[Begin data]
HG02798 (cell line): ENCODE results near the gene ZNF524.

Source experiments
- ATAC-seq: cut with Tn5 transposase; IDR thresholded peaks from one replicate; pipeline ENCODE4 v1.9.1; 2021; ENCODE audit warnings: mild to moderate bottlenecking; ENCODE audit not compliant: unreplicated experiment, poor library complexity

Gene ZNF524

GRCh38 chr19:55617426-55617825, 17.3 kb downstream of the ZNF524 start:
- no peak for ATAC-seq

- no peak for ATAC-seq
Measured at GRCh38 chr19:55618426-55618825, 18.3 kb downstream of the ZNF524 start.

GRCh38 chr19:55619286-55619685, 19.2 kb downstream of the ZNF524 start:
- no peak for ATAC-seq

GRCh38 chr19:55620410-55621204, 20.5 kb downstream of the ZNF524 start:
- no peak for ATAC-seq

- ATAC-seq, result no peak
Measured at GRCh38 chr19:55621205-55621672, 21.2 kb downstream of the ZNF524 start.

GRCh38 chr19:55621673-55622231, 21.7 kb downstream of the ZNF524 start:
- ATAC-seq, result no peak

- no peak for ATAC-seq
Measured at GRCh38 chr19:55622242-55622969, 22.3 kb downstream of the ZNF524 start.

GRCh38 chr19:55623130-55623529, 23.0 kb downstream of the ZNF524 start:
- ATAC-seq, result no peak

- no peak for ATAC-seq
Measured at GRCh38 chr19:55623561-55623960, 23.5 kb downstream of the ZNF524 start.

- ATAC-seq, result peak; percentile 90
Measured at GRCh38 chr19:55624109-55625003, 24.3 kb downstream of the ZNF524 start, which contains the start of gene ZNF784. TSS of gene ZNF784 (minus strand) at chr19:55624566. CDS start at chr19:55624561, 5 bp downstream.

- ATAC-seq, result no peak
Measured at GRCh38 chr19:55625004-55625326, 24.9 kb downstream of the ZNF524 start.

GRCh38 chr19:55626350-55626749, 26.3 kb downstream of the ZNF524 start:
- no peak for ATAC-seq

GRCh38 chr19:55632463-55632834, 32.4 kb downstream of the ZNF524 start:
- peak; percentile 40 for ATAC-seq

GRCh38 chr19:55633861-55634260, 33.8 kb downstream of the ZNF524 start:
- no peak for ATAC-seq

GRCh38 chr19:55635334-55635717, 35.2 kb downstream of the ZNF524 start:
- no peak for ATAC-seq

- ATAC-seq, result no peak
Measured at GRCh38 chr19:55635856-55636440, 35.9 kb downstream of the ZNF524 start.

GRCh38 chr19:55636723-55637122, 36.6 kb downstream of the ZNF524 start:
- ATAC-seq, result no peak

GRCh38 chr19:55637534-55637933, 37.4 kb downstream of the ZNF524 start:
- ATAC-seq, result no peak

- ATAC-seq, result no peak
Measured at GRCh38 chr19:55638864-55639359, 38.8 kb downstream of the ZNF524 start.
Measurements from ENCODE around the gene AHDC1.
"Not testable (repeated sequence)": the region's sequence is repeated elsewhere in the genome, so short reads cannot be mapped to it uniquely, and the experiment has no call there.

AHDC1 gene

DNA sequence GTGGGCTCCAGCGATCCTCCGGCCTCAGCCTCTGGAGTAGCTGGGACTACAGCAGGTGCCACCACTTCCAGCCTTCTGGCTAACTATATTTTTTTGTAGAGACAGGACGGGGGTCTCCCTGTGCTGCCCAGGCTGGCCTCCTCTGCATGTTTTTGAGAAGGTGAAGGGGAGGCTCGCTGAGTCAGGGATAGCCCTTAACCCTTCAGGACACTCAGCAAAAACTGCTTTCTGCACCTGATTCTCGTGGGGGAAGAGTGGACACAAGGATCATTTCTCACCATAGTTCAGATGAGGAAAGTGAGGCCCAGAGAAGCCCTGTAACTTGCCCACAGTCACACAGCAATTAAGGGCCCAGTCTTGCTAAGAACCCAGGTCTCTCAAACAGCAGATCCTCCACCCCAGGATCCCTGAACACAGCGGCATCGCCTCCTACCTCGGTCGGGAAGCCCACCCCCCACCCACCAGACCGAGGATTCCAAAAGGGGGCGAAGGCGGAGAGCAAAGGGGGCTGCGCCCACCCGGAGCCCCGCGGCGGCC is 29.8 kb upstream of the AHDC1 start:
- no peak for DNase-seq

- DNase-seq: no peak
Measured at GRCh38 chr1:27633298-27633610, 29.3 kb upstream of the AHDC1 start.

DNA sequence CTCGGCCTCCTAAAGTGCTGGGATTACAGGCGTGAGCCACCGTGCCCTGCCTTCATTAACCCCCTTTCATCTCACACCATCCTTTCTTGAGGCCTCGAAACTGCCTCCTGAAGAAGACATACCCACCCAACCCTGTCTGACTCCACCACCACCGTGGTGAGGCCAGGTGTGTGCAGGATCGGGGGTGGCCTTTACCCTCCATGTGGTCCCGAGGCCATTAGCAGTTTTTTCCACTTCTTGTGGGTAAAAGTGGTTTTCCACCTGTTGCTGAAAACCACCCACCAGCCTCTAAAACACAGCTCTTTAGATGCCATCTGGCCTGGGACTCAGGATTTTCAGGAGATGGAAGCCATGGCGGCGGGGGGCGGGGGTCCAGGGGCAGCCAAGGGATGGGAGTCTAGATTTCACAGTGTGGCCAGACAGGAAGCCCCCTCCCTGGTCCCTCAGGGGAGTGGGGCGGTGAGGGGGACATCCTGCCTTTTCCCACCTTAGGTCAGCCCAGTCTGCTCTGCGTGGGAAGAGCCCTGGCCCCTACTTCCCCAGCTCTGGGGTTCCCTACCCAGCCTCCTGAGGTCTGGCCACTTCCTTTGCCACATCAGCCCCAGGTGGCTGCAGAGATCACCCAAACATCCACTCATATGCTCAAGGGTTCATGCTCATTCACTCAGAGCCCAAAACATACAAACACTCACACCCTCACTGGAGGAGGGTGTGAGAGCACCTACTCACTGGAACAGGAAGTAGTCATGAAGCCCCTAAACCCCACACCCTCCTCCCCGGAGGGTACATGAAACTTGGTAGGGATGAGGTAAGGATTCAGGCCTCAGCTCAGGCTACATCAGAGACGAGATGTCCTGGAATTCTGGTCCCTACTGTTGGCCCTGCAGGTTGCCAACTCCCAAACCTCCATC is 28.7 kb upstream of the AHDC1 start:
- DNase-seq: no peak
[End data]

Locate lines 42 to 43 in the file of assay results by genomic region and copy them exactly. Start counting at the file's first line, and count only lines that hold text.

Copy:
Measured at GRCh38 chr19:55638864-55639359, 38.8 kb downstream of the ZNF524 start.
Measurements from ENCODE around the gene AHDC1.